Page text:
** there are people in the southern United States, Quebec and parts of Britain excluding England who harbour similar feelings, but Italy takes it up a notch.

  • avatar
    ttacgreg

    My job allows for such flexibility. I work the days I want, and get 4/10’s. Having been here for 10 years I am up to 5 weeks paid vacation. No doctor’s note required unless more than two consecutive sick days are taken. Make no mistake, were my employer to force “American-style work ethic” on me, my contentment would plummet. I’d lay plans go somewhere else. As it is, I get to have some life of my own, even as my employer gets 40 hours of my service per week, something 8-5 Mondays through Fridays would destroy.
    Shall the work force be treated like beasts of burden or robots? Workers, are human beings too. There simply is too much greed and not enough compassion for each other out there these days.
    Life is so much more than making a profit.

    • 0 avatar
      psarhjinian

      To be fair to FIAT, they need people to staff production lines, so flex-work isn’t as viable an option in blue-collar

      To be fair to the workers, line work sucks. A lot more than most white-collar chip-on-the-shoulder whiners realize. Having done the 60+ a week white collar and done a summer or two full time shifts in blue, I’d take white and heartily agree that they’re worth what they’re paid. Being able to take decent vacation makes it a little more bearable.

      This is not an easy thing. You want your blue-collar force happy because it increases quality, but you also don’t want to carry a large temp force to compensate for ad-hoc vacations, nor do you want to stop lines because you’re understaffed. And this all wouldn’t be so bad if production wasn’t moving wholesale to places where workers aren’t treated nearly so well.

    • 0 avatar
      ihatetrees

      @ psarhjinian:
      To be fair to FIAT, they need people to staff production lines, so flex-work isn’t as viable an option in blue-collar

      Excellent point. Attendance is huge factor in running a production line or cell. Manufacturing requires a firm, yet flexible policy. It’s tough to do.

      In my experience, the biggest problem is often manager favoritism toward select employees regarding attendance. I’m often no fan of unions, but a good union shop (yes there are some) is often the result of crap management and favoritism.

      To be fair to the workers, line work sucks.

      Compared to what?
      Roofing? UPS or Fed-Ex driver? Marine rifleman?
      Line work can be physically difficult, but there are people who thrive with it. There’s something to be said for physical work done well.
      It should be compensated well, but you do need tough standards for attendance and promptness.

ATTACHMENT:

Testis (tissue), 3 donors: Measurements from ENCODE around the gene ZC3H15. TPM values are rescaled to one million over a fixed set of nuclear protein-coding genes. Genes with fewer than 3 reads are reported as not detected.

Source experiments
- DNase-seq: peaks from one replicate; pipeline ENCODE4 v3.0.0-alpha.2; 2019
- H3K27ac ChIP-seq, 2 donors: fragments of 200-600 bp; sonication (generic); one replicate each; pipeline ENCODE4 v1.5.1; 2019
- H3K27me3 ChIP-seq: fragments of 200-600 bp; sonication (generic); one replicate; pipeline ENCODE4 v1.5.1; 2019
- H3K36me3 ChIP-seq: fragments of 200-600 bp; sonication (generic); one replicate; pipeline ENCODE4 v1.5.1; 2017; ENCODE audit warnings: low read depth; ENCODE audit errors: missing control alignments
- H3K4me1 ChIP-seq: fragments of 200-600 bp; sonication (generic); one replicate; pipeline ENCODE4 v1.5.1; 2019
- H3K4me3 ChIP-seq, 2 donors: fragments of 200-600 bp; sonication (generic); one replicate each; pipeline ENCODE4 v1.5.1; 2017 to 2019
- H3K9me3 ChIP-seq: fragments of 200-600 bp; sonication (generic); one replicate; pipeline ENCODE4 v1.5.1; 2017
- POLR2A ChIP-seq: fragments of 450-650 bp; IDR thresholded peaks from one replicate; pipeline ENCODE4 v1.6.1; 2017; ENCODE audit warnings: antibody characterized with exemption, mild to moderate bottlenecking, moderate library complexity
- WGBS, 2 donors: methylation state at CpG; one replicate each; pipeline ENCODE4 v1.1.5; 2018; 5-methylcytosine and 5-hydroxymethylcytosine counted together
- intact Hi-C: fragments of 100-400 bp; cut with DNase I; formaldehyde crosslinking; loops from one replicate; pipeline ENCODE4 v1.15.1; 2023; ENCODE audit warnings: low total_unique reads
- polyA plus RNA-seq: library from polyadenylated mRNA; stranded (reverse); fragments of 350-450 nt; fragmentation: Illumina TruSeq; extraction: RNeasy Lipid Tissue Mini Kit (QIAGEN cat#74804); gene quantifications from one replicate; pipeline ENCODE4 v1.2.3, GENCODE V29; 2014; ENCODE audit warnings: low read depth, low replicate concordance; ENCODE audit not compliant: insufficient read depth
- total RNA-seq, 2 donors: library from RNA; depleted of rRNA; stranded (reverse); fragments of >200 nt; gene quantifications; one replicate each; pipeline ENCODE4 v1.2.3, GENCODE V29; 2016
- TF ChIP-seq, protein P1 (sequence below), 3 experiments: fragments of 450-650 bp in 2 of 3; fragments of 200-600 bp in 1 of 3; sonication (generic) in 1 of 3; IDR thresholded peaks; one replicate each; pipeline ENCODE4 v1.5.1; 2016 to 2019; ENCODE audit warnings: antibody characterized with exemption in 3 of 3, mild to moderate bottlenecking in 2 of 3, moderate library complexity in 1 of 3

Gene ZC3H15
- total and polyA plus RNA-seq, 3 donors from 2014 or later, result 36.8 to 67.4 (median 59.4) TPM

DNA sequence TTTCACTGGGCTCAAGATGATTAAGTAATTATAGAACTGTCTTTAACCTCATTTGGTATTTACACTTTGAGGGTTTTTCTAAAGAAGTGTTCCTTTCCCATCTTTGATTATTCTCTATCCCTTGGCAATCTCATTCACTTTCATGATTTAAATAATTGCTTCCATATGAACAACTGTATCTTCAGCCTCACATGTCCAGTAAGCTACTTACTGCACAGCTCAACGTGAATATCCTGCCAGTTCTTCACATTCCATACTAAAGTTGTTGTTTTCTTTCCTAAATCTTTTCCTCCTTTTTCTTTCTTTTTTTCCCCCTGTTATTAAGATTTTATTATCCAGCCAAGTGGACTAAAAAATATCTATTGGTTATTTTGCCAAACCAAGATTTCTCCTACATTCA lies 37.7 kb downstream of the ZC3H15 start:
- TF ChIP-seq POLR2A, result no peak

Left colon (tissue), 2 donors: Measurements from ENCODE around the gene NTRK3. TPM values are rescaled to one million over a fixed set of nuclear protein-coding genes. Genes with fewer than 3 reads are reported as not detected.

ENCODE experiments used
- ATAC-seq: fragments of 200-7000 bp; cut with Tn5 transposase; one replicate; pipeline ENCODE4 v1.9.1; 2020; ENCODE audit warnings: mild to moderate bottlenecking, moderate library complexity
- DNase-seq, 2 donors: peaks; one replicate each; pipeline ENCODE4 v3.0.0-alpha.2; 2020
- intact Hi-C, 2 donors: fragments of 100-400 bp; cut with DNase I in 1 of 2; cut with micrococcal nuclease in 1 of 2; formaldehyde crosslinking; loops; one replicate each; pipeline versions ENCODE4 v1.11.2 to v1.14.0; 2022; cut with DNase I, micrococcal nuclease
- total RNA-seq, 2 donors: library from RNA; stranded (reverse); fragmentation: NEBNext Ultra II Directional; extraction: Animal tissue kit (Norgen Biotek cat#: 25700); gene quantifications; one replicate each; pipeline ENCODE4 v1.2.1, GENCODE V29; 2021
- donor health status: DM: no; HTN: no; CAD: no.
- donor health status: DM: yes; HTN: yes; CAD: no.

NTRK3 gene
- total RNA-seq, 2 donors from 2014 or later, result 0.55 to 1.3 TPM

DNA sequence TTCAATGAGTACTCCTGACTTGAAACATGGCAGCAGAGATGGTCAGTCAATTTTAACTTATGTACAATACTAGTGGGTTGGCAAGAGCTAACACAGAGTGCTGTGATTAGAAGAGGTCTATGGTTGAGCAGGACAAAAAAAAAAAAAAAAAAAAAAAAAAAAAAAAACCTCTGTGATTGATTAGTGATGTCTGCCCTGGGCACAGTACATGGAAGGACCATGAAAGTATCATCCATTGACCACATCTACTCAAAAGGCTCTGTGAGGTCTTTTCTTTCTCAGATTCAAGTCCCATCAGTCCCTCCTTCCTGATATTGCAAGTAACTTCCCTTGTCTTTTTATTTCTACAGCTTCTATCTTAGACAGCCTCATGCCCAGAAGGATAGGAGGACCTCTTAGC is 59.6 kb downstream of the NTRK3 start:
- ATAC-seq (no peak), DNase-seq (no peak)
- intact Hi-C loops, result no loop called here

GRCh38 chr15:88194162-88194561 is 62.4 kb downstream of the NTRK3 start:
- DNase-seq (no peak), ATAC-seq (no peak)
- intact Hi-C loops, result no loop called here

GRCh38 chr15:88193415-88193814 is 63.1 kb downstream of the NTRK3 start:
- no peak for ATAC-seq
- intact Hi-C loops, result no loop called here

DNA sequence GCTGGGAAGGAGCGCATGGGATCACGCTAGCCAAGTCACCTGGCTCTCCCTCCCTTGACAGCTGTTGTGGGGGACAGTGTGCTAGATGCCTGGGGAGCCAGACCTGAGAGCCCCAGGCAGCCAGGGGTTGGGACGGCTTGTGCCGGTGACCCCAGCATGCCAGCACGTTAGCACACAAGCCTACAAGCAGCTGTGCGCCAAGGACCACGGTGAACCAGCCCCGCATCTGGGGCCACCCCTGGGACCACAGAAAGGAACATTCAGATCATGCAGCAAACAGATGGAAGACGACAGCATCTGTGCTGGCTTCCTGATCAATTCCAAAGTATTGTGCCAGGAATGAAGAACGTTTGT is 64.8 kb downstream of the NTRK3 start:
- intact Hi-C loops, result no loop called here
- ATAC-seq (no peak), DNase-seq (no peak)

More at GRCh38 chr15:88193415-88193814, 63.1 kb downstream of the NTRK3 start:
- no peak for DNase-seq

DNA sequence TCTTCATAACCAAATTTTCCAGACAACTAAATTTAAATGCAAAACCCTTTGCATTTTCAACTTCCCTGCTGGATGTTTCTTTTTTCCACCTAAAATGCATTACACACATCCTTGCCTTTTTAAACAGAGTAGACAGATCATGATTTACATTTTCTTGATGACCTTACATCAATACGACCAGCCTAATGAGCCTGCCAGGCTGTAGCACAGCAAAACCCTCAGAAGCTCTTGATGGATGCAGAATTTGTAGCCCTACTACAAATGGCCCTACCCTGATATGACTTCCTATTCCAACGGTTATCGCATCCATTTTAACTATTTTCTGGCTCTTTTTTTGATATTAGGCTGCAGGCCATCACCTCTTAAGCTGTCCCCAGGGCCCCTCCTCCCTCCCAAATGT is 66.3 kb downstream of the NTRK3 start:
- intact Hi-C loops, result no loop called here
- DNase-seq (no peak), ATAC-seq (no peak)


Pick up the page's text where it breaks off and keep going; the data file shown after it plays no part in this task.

My guess is that Italy is hopeless due to labor laws that make it difficult to effectively discipline the slackers.

    • 0 avatar
      NulloModo

      A lot of the price of new vehicles is due to labor costs, both for the current on the line and the pensions, healthcare, and retirement benefits of those long gone.

      I’m surprised we haven’t seen more automation in vehicle assembly. If a robot can skillfully place all the welds on the chassis, why can’t one install the engine/transmission, or fit the interior pieces? The first automaker that can release a vehicle comparable to their competition but with a 25% lower MSRP due to dramatically lower labor costs through automation will have a huge edge in the market.

      Not only would there be cost benefits, but it would likely bring up the overall quality of the vehicle with less variation due to human error. I had a high school teacher who had worked in Chrysler’s Newark Assembly back in the 70s, and he had plenty of stories about line workers hiding drug paraphernalia or flasks of liquor inside the doors and body panels of vehicles going down the line when supervisors would come by. I always wondered what would happen if some unsuspecting Dodge Aspen customer had gotten pulled over by the police and been pinched by the drug dogs due to something hidden inside the vehicle during assembly.

    • 0 avatar
      mikey

      @NulloModo…. I find your comments on car selling very interesting b/c its your bread and butter,and you speak from experience.

      Your thoughts on cars assembly plants? Not so much. Labour costs on the average vehicle are about 12 percent,the rest is material. Next time your out in the shop,and you see a car with the door panel off, find me a place to stash a whisky bottle.

      Now..I’ll give you, dope smoking assembly workers are not uncommon. But guys leaving thier stash in a door panel? That just never happened ok.

      Here is another secret. Foremen of the seventies didn’t give a f– about dope smokers. The tokers never started fist fights,they kept to themselves,never mouthed of or were beligerant. For the most part they usually completed thier job assignment b/c they didn’t want the heat.

      Robots…With all the tech we got nothing, I mean nothing, replaces eye hand coordination. Automation has made huge srides and replaced many boring tedios jobs. But having worked with the best PLC’s in the world I’ve yet to see one make a judgement call.

    • 0 avatar
      NulloModo

      Mikey –

      Regarding the contraband, I am just repeating what was told to me from someone who I had no real reason to suspect of embellishing or lying. Still, it is second hand information, which is why I never said I witnessed it, take it as you will.